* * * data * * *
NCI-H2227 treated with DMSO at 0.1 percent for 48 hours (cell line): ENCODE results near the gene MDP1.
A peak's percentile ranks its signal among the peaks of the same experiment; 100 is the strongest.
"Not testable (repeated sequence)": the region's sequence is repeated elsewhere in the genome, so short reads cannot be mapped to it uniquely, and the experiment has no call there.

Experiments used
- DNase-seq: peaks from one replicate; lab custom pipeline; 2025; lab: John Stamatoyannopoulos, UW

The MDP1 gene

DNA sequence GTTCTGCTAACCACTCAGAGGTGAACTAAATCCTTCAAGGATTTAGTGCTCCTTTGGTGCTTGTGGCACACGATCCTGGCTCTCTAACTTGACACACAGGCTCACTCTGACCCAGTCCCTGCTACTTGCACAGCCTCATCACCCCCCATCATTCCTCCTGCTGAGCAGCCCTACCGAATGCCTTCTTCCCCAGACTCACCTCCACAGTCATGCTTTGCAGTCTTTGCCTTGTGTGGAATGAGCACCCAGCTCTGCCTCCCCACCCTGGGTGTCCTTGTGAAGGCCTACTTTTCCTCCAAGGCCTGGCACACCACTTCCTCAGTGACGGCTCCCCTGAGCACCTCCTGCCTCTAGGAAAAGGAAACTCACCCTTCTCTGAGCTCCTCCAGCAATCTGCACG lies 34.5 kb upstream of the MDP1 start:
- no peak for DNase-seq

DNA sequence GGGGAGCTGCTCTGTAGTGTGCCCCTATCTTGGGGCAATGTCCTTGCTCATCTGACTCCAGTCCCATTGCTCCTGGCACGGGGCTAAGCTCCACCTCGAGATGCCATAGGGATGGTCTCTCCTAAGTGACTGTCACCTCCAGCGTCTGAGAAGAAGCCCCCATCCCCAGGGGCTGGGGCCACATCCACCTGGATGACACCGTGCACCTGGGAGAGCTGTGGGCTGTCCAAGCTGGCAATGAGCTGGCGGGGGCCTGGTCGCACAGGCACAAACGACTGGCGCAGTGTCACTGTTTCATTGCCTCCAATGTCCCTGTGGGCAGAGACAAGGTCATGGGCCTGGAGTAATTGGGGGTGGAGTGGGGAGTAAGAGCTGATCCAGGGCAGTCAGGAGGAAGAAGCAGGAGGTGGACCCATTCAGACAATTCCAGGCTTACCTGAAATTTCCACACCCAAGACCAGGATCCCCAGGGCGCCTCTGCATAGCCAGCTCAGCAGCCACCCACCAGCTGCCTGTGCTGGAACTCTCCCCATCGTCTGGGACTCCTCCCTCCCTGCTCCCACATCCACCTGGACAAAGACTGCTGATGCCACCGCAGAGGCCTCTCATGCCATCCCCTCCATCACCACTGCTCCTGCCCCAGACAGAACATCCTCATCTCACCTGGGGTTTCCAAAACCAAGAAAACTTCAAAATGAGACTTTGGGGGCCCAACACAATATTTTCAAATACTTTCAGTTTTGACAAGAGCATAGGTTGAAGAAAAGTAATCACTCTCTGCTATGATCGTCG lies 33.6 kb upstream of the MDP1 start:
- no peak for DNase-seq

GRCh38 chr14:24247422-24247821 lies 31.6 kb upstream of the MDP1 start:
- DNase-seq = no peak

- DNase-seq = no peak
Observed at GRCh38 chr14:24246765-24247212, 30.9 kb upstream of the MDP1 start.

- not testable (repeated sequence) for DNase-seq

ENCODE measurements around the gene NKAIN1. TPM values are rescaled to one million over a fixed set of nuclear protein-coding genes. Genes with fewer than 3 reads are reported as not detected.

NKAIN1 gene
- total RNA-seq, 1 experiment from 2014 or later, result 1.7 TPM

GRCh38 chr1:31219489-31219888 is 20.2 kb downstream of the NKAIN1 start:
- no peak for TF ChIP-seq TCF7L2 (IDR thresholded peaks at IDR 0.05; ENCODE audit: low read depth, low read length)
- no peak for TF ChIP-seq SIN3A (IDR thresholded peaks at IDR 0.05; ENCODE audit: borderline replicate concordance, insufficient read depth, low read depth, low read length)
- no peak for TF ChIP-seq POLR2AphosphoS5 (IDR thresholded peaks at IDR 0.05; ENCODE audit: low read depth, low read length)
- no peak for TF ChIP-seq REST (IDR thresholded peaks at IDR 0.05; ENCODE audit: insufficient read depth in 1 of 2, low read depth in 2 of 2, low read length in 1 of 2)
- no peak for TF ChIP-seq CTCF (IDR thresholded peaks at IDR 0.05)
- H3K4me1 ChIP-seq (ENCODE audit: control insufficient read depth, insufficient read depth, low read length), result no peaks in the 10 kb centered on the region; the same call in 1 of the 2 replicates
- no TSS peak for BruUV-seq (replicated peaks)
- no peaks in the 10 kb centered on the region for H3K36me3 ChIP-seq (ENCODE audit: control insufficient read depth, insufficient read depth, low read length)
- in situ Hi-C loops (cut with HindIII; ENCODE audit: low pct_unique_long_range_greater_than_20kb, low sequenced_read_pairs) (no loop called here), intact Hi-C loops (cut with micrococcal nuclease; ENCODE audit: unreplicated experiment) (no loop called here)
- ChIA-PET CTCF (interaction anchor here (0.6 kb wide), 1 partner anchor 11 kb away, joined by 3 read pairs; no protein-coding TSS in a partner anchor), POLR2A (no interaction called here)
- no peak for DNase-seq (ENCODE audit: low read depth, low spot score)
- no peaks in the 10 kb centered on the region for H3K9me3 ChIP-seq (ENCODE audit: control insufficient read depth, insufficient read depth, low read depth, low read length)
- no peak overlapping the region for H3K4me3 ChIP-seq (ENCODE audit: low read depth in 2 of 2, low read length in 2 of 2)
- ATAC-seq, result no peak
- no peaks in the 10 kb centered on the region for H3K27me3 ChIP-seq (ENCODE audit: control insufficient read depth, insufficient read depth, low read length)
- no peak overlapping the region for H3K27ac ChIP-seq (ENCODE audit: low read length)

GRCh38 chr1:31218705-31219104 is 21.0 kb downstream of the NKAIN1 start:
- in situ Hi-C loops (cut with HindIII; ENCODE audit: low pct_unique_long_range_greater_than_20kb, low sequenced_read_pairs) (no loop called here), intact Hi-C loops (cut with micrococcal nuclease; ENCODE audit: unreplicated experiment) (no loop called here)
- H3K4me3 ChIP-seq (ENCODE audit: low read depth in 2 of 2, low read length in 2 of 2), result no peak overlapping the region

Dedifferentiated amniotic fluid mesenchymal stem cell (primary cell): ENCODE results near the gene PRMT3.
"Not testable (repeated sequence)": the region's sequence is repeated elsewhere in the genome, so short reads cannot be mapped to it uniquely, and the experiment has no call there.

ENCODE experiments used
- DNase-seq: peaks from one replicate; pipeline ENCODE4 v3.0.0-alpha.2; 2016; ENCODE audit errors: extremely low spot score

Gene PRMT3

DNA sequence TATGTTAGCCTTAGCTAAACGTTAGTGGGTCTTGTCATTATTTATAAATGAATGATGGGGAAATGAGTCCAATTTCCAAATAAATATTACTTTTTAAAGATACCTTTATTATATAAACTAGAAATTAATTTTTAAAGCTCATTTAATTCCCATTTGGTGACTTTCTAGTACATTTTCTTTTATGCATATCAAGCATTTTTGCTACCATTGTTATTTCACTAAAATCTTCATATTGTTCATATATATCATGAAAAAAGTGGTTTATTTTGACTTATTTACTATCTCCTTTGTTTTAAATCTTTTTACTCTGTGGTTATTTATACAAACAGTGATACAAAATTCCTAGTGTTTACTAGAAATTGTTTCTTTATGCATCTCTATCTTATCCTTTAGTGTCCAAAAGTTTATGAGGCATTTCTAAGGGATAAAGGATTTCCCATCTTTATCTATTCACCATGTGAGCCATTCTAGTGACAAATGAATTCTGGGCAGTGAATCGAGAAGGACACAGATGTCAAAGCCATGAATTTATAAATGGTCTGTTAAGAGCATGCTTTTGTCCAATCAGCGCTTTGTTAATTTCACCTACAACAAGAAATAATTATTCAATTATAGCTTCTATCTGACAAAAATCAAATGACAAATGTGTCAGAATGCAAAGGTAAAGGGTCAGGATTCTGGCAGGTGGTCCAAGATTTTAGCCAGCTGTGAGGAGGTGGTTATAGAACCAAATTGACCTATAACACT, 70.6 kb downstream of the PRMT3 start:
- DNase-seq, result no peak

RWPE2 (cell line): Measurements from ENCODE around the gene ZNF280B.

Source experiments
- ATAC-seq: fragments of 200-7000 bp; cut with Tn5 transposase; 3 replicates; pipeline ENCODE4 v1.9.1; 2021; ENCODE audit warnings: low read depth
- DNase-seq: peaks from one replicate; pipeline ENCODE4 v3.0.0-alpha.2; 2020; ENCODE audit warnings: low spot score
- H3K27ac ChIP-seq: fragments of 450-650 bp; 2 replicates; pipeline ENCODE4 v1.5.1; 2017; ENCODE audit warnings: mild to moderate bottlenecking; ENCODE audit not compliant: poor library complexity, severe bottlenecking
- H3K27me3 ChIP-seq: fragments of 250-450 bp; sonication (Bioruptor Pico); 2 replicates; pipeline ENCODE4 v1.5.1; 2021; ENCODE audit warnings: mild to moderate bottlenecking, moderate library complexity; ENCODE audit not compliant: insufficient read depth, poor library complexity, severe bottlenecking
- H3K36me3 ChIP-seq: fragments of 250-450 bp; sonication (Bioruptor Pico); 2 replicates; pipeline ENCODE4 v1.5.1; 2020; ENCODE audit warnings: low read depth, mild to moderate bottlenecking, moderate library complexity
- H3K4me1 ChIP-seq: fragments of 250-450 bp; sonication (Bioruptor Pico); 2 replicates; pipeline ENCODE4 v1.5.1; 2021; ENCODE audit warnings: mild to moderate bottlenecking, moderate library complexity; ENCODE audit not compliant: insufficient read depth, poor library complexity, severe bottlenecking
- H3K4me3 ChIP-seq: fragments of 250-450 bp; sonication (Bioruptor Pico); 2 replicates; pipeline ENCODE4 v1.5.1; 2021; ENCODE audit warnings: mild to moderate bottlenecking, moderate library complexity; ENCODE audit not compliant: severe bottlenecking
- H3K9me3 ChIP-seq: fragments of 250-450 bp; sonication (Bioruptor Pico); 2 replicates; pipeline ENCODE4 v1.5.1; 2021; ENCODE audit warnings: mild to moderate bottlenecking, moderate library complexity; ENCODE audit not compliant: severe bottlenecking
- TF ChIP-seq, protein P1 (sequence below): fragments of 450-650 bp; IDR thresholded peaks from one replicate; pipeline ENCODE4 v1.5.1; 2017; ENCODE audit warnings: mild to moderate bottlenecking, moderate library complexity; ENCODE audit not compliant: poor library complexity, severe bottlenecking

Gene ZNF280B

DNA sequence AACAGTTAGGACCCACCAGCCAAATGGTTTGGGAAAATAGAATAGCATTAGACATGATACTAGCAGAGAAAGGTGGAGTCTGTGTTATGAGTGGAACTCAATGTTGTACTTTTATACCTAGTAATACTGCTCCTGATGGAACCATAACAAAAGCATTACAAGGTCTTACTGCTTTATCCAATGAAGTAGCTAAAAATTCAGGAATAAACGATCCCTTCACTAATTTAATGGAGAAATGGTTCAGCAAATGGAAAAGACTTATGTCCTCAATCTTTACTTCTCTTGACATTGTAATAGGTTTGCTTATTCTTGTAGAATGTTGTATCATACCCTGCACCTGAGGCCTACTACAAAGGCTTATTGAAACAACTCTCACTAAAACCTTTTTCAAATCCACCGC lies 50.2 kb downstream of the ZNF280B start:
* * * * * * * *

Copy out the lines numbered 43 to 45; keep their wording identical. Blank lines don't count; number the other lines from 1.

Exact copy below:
Gene PRMT3

DNA sequence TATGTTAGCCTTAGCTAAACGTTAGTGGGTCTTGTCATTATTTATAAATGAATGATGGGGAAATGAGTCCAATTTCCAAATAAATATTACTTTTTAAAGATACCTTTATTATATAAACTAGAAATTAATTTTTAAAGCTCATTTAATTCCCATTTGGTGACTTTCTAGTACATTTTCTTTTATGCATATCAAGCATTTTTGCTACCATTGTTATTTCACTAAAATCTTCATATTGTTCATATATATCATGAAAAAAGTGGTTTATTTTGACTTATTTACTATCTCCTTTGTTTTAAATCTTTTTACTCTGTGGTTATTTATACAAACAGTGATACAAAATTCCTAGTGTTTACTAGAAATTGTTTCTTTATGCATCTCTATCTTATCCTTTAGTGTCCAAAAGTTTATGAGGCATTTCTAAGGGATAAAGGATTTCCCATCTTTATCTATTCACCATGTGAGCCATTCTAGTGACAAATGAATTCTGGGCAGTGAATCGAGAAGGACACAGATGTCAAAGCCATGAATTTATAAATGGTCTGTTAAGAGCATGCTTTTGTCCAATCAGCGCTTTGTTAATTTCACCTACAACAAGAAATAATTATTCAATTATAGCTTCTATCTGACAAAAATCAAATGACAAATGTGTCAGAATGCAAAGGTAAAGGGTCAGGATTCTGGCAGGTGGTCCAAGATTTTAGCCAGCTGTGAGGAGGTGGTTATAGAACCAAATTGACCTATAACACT, 70.6 kb downstream of the PRMT3 start:
- DNase-seq, result no peak